When Lerner Publishing Group recently decided to publish books for sale in the United Kingdom (www.lernerbooks.co.uk), one of our main tasks was to “anglicize” the texts designated for that market. I immediately thought this was a poor choice of words. Consider the definition of anglicize from Merriam Webster’s Collegiate Dictionary: “to adapt (a foreign word or phrase) to English usage.” We obviously weren’t adapting foreign words or phrases to English usage. We were taking American English and adapting it to a form more familiar to readers in the UK, but it would still be English. This is going to be simple, I thought.
The reality is, adapting U.S. texts for sale in the UK market was a lot more complex than I’d first bargained for. It’s true that changing “color” to “colour” is not a radical departure from my comfort zone. And while my tongue still stumbles over the word “maths” (instead of math, as in, “I need to do my maths homework”), I think I’m getting used to it.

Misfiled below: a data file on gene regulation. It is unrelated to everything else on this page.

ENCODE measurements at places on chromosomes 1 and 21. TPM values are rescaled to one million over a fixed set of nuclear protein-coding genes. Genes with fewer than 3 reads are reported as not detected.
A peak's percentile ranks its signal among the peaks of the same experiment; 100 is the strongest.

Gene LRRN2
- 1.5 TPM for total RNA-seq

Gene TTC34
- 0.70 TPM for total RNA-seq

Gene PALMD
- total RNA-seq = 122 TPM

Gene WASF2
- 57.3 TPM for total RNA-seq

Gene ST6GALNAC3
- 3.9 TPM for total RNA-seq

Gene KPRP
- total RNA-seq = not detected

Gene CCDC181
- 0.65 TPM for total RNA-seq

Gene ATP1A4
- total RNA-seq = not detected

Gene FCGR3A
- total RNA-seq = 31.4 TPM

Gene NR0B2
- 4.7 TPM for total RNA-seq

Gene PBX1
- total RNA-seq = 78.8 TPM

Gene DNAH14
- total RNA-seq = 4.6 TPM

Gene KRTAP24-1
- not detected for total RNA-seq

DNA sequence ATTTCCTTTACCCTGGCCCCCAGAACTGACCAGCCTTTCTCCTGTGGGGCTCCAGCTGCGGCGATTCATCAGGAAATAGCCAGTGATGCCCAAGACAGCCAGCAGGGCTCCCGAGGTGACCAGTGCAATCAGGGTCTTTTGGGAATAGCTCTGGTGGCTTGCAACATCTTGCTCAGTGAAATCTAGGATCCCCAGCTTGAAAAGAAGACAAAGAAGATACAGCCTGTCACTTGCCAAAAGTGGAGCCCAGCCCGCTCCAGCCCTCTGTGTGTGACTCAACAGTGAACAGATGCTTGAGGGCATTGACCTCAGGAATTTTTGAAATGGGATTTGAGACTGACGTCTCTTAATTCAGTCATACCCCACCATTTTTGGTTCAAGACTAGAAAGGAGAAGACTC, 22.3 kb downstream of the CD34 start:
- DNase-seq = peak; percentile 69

But adapting books for the UK entails a lot more than an added letter or two. In some cases, we renamed the book altogether. At left is the Lerner Books UK cover for what in the United States we called Your Body Battles a Skinned Knee.
According to our UK experts, some of the books were the wrong size for the UK market. Others were too closely focused on examples from the United States. Some of our books used a less-than-ideal font on the covers. And of course there is metric conversion to consider, which needs to be addressed in texts, sidebars, captions, charts, diagrams, and on, and on.
So in the end there was a lot more to think about than simply adding a “u” to “neighbourhood.” To make things slightly more complicated, I had to deal with international time zones. London is six hours ahead of us here in Minneapolis, so just as my breakfast is starting to sink in and my early morning haziness is passing, my UK counterparts are wrapping up for the day and starting to head for home.
We’ve made it work so far, and I think the product is pretty great. Next time (if there is a next time), I’ll write more about some of the cover changes we made and why.